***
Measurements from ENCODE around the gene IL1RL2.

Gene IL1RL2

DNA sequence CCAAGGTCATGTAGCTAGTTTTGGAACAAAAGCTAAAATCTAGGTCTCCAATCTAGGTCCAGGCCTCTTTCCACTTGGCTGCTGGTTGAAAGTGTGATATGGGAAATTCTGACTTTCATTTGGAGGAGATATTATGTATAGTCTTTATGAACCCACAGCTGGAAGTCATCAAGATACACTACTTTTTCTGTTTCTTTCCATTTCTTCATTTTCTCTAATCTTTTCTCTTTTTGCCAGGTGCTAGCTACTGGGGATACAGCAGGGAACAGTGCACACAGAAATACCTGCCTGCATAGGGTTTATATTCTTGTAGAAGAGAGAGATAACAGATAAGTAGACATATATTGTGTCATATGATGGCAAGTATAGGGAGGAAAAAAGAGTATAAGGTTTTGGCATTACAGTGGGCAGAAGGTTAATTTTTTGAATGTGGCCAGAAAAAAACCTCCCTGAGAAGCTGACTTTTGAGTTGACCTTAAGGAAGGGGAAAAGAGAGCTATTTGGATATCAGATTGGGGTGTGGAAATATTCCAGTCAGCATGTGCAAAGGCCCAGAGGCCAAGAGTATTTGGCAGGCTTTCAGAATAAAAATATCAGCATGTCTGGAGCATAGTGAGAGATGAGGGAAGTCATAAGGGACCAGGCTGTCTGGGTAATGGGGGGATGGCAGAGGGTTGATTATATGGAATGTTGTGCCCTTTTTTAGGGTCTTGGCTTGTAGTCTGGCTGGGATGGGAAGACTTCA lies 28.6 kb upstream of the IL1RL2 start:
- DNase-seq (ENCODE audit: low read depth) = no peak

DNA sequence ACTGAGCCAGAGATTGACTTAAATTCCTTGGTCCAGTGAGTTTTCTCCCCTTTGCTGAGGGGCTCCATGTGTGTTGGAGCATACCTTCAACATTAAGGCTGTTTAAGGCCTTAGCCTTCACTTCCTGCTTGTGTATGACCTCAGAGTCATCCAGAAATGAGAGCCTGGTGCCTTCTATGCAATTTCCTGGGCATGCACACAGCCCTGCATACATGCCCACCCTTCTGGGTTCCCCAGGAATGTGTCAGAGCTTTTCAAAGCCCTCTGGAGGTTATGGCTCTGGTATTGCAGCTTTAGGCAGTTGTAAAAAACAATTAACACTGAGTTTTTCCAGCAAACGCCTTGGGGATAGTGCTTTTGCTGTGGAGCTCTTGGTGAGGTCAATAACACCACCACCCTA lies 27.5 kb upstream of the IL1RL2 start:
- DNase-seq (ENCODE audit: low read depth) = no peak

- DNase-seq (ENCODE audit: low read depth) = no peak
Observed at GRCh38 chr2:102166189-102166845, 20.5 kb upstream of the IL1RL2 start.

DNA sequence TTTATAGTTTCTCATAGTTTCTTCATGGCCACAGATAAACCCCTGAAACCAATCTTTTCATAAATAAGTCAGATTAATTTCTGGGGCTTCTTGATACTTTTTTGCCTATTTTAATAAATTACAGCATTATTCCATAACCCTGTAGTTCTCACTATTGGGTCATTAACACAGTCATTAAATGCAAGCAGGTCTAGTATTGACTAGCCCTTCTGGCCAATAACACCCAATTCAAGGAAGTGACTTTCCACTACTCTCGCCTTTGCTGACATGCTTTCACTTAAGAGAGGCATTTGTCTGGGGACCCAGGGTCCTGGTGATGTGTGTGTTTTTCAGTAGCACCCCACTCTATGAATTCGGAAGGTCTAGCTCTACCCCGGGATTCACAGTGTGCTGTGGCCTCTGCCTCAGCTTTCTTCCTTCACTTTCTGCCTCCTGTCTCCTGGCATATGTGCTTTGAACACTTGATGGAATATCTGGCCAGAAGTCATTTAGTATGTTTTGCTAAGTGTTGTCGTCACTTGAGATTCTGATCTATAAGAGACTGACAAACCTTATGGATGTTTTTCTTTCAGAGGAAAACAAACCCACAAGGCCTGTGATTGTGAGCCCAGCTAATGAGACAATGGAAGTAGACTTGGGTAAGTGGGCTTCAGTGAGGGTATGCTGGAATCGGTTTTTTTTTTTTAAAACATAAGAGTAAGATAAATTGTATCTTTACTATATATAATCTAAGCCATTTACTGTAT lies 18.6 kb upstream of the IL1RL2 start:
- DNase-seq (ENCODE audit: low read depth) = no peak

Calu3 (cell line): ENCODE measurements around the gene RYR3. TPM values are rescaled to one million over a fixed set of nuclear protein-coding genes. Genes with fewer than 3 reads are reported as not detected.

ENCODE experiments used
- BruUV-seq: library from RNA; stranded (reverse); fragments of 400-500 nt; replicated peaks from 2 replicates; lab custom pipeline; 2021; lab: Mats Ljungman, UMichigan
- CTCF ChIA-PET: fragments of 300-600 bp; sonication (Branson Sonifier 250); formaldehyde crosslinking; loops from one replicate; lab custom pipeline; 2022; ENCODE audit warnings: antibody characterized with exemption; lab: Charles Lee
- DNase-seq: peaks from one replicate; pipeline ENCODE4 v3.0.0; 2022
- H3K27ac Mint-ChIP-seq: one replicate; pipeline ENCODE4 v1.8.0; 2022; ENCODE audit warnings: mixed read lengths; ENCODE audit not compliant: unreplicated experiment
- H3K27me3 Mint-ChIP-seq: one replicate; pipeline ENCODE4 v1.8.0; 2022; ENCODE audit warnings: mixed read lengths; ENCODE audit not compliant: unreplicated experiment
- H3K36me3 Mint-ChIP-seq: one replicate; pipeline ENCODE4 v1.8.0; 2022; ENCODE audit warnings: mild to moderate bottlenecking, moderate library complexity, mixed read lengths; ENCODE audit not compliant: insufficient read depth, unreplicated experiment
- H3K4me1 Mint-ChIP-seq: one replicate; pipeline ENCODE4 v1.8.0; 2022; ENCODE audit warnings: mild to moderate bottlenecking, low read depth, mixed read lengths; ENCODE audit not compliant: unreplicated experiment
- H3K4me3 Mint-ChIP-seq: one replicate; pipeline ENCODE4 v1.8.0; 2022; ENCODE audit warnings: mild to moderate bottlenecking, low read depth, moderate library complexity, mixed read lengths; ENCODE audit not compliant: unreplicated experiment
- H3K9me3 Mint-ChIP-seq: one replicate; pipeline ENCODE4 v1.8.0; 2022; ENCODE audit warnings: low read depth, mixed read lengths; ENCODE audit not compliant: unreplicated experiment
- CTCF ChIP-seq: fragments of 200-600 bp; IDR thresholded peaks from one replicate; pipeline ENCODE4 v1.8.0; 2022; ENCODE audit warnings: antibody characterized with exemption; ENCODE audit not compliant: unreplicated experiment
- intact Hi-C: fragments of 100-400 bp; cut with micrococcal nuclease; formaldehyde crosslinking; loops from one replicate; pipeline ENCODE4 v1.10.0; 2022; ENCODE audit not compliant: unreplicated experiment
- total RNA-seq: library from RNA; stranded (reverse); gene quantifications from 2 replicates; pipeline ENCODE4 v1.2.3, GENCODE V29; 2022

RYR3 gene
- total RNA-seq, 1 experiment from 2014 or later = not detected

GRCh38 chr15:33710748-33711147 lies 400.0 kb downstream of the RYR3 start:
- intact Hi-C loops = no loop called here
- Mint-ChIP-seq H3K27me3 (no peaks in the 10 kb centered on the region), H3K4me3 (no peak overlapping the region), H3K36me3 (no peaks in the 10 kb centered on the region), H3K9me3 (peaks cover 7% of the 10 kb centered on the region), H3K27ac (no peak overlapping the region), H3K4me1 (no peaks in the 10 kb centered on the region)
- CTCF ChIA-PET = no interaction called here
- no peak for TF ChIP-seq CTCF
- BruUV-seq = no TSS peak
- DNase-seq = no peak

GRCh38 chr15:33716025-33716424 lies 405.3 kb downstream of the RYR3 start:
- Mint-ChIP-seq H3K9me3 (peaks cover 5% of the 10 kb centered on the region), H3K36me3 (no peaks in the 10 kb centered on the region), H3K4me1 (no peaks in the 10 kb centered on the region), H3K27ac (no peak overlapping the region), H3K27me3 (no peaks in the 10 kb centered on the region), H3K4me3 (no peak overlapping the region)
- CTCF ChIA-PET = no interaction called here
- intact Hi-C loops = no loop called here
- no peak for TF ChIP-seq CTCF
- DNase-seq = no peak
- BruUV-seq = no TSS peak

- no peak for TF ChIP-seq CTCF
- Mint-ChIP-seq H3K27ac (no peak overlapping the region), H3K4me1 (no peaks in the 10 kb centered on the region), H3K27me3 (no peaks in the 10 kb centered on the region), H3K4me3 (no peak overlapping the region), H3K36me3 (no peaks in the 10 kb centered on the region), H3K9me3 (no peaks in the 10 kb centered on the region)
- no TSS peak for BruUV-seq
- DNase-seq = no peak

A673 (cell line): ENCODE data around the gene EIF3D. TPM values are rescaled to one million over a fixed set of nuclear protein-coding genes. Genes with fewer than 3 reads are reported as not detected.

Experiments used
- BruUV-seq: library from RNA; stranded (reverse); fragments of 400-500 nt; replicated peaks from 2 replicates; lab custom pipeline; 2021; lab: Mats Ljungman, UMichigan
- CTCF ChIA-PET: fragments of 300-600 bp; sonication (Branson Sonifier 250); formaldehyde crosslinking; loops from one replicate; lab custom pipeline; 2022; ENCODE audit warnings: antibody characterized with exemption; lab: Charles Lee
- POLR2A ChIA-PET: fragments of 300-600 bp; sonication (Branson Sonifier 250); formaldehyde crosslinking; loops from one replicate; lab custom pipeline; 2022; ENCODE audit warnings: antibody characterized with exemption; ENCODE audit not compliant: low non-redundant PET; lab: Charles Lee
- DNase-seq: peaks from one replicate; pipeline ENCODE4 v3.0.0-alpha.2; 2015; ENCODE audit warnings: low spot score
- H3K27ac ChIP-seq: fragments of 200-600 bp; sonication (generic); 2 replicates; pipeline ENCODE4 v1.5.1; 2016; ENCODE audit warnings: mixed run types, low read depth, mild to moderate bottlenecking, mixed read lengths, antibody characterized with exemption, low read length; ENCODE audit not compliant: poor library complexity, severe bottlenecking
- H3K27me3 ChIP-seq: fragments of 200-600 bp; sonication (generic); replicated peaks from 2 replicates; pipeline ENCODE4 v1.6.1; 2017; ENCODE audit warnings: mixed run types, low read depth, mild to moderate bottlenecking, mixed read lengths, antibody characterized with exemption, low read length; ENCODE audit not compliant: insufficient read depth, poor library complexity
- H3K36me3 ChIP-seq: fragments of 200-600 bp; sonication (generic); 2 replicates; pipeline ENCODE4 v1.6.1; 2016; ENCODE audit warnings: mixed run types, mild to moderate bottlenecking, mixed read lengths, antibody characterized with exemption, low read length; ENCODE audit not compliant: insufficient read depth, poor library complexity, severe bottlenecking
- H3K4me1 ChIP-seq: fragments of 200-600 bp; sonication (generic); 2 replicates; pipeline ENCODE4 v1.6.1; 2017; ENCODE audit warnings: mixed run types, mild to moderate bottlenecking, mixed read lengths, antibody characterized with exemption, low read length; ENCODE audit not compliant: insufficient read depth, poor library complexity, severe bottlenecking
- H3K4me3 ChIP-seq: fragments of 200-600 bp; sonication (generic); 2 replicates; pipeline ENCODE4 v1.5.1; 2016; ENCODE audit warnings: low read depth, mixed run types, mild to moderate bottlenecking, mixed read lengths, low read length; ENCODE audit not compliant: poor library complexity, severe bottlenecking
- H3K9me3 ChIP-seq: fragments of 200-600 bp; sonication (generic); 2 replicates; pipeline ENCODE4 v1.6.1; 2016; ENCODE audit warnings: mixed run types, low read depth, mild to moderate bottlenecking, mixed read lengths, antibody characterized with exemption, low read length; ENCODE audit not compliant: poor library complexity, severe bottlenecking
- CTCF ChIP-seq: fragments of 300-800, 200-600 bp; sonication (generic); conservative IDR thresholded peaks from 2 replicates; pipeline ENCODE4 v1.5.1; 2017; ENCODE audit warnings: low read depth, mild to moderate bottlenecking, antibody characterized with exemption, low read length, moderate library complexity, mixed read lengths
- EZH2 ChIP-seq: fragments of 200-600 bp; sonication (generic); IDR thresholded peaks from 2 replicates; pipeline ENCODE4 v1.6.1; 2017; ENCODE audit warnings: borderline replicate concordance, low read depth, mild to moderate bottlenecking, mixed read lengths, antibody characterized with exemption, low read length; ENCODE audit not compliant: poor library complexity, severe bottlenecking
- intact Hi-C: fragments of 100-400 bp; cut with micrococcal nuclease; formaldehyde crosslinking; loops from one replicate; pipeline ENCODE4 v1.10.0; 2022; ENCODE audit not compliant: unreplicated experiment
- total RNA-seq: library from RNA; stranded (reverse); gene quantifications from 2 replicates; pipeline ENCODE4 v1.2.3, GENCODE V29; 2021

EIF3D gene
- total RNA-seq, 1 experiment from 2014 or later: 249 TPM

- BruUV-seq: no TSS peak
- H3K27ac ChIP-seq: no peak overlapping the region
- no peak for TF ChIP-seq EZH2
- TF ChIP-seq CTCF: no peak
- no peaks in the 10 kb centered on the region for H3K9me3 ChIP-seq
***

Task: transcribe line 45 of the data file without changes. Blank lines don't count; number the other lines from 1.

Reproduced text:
A673 (cell line): ENCODE data around the gene EIF3D. TPM values are rescaled to one million over a fixed set of nuclear protein-coding genes. Genes with fewer than 3 reads are reported as not detected.